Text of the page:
in God's name have we been hanging around the--church ....urm... synagogue--all these years?? It sure isn't because
we'll be first in line whenever God chooses to see fit to
bring in that "acceptable year."
In this short vignette--covered in last week and this
week's Gospel reading--Jesus is at his prophetic best.
Pithy, truthful, pointed, and making folks angry by
interpreting the scripture traditions of the believing
community--in this instance the passage from Isaiah--as
a challenge for his contemporaries. In his prophetic role,
he followed in the path set down by other exalted
prophets: Amos was run out of town. Jeremiah was scorned
and tried twice for blasphemy and sedition. Our Hebrew
scripture examples--just like the proverb that Jesus
quoted--remind us that prophets aren't particularly well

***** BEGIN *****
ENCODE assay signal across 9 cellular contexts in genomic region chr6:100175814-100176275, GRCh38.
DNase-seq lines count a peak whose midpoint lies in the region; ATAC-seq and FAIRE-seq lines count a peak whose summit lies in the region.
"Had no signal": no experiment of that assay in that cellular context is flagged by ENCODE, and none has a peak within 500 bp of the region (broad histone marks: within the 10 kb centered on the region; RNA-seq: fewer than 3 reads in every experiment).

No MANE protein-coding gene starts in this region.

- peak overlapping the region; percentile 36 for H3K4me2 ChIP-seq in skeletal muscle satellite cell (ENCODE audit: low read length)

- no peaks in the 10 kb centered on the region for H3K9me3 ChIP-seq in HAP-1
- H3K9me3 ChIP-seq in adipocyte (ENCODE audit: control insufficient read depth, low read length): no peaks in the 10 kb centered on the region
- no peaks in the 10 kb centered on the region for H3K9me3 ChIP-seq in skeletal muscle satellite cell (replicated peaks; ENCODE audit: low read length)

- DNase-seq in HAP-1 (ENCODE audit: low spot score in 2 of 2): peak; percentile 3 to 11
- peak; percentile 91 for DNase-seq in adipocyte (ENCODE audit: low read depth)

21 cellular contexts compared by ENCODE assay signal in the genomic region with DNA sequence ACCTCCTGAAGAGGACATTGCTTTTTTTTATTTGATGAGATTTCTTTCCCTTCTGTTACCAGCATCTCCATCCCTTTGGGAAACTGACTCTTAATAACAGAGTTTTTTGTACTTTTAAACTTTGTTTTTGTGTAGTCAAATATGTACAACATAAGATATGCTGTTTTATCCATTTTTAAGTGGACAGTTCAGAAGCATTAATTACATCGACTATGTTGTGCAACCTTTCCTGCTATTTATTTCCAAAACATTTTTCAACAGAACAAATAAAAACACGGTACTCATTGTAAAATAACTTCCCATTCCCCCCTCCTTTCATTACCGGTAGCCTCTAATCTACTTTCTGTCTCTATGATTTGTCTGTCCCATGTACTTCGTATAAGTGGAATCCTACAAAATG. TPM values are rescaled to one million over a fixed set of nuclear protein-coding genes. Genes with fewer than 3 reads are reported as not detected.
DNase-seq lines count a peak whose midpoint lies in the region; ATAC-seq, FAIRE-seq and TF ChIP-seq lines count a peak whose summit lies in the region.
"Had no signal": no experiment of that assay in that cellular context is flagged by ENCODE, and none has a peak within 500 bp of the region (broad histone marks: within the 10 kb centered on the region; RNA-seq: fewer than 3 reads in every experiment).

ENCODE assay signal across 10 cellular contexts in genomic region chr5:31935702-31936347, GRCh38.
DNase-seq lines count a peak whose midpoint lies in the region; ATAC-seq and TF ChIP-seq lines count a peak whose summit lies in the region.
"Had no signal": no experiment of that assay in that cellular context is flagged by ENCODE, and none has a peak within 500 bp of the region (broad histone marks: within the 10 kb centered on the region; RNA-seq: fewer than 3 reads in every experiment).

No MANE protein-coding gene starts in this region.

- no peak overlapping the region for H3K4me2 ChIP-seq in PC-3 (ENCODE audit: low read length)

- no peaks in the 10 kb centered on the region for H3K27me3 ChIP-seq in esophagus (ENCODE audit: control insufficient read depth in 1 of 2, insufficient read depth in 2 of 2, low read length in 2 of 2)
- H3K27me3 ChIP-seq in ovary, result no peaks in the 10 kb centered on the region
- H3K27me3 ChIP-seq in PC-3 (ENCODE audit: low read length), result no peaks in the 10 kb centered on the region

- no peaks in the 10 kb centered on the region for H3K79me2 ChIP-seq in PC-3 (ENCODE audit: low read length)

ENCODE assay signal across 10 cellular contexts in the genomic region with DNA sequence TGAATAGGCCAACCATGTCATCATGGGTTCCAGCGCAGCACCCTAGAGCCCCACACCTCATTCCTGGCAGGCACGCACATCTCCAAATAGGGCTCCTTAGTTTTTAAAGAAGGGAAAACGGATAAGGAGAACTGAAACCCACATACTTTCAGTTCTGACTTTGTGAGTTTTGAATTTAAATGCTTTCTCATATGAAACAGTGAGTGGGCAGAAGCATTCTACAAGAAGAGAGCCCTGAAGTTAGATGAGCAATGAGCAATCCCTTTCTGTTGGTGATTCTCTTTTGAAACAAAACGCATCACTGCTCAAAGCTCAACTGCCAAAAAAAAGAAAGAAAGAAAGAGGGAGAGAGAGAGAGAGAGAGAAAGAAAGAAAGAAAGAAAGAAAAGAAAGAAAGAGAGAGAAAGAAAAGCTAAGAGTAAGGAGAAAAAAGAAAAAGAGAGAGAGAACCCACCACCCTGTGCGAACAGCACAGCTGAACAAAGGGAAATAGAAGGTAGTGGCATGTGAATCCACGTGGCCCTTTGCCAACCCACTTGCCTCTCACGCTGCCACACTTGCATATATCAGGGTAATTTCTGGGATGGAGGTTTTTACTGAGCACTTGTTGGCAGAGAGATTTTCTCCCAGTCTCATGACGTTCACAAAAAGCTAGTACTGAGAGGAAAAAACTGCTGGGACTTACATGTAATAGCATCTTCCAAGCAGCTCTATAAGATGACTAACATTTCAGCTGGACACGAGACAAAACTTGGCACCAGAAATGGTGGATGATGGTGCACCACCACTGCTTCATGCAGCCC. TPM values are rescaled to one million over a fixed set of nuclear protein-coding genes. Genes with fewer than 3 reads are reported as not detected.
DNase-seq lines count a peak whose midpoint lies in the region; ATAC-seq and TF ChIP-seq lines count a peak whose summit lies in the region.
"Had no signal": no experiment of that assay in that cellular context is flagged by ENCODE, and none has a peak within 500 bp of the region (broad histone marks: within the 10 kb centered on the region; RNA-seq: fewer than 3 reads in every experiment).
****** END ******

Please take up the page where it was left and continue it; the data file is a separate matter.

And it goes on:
liked in their own communities.
Prophets aren't well liked because they force folks to
look at the secrets of their own hearts. Nothing that
Jesus told the synagogue crowd in Nazareth was news. The
scriptures were well known. But, perhaps they had allowed
themselves to "forget" how far and wide God's love and
grace extends, or that God proclaims Godself the God of
all--not just of a privileged few. Or, as the writer of
Hebrews says, "our judge is the God of all." Whether we
like it or not, God is not the cheerleader of the
Club-of-the-Saved we as Churched-folks have sometimes made God
out to be.
Folks love the parable of the prodigal son, or at least
love it until they realize that it is the OTHER sibling
who is found and rejoiced in. OR the parable of the lost
sheep, until we figure out we are probably one of the 99...
It's hard not to be resentful when, after all our faithful
service, the party is given in someone else's honor. And
Jesus-the-prophet knows that about us.